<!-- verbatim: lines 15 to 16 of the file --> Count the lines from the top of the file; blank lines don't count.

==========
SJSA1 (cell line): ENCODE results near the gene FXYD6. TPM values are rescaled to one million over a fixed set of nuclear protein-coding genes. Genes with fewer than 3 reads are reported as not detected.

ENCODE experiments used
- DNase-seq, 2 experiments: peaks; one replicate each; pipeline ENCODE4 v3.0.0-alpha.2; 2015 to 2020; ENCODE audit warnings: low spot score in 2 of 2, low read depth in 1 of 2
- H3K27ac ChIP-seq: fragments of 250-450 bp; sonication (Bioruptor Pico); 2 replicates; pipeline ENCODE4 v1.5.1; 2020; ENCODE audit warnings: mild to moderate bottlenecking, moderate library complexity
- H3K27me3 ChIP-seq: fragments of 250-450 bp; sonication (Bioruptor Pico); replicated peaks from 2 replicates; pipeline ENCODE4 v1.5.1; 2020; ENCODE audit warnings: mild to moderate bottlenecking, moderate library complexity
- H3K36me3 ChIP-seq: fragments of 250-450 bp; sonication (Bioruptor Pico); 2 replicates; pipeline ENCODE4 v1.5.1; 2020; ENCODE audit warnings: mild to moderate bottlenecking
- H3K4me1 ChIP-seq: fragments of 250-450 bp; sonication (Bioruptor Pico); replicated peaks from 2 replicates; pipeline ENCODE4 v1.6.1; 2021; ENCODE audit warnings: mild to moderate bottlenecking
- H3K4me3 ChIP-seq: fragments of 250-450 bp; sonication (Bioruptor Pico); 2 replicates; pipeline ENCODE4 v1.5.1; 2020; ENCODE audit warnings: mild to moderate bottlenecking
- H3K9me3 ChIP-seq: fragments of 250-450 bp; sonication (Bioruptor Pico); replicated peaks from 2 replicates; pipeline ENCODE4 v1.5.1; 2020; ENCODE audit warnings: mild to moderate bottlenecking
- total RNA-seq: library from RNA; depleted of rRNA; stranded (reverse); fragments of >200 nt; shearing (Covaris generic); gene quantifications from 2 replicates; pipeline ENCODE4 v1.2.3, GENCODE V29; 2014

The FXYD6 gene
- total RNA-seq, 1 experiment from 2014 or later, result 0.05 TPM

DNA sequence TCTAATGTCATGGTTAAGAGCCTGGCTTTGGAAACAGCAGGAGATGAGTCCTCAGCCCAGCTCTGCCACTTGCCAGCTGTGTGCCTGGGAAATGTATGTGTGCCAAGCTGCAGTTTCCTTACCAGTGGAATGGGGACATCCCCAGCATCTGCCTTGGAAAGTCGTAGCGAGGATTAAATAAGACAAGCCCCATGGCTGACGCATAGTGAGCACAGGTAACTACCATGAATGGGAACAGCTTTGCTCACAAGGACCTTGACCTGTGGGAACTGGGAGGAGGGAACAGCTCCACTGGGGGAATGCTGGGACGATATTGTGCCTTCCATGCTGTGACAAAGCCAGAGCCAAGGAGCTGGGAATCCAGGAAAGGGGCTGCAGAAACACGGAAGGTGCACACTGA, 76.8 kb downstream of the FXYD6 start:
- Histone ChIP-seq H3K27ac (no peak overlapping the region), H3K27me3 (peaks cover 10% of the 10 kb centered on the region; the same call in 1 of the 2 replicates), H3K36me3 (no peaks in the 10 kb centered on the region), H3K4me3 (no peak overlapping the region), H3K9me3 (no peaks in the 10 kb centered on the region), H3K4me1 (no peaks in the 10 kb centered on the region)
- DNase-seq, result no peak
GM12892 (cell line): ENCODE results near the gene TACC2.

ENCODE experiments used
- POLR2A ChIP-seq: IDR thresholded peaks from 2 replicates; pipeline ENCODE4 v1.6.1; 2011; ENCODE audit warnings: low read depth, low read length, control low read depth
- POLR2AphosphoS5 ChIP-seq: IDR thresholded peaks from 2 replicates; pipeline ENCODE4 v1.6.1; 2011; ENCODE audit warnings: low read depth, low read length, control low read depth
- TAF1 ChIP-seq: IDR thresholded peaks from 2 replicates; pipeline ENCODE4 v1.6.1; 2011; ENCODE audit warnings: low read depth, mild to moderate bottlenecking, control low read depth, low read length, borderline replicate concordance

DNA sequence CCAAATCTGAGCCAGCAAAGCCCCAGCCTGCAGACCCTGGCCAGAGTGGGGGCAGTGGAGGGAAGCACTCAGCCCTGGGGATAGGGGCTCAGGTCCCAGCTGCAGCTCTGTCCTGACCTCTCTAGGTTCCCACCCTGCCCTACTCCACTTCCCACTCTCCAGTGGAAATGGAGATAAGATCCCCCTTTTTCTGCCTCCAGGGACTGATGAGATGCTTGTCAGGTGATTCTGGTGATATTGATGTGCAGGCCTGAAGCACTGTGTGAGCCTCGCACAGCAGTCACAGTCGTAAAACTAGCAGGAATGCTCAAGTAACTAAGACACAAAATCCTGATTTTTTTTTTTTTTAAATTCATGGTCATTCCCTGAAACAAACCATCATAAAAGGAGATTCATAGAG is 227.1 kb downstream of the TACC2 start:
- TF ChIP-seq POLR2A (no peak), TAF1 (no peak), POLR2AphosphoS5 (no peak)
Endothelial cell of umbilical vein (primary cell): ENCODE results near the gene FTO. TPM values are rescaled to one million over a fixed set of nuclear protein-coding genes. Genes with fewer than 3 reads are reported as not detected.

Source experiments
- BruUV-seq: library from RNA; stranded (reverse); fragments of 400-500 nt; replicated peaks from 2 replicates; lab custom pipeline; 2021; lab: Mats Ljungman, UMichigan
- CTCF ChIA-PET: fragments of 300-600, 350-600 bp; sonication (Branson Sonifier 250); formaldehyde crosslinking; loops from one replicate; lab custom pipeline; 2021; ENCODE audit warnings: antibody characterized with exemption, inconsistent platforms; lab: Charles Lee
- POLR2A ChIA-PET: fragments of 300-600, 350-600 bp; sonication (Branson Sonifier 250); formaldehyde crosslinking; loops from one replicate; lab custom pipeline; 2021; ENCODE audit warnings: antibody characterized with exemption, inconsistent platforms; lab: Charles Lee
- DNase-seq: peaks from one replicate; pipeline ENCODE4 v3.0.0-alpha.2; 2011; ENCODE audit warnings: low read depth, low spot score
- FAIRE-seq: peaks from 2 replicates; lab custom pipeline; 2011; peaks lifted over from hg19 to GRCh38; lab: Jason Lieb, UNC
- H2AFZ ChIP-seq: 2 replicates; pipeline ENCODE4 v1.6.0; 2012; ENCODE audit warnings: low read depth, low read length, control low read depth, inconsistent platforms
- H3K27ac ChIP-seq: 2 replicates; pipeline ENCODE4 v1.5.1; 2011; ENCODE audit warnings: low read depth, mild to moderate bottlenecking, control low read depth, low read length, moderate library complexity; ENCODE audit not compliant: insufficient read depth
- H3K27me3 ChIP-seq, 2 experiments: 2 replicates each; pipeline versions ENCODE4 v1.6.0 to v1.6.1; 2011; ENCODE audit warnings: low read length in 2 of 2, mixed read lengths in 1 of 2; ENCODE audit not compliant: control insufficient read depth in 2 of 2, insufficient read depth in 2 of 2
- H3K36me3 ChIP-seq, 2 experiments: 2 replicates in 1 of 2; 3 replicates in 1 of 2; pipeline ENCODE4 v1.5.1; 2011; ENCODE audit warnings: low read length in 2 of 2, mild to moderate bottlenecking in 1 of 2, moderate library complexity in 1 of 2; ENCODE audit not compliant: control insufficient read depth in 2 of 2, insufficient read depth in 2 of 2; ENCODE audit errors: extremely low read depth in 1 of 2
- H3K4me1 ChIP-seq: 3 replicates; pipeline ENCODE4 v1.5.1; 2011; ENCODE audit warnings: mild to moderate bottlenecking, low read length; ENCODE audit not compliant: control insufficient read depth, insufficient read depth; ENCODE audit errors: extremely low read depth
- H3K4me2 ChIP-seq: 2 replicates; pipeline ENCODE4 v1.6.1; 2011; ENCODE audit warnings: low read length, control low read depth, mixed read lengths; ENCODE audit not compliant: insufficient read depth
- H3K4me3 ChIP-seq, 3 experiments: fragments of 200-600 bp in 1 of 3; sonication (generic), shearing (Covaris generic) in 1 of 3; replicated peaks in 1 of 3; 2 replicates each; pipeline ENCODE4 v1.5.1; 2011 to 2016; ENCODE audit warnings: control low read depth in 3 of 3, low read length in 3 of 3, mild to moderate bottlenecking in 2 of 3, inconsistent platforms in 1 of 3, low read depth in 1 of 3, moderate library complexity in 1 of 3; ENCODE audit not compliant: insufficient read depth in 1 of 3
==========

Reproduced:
- DNase-seq, result no peak
GM12892 (cell line): ENCODE results near the gene TACC2.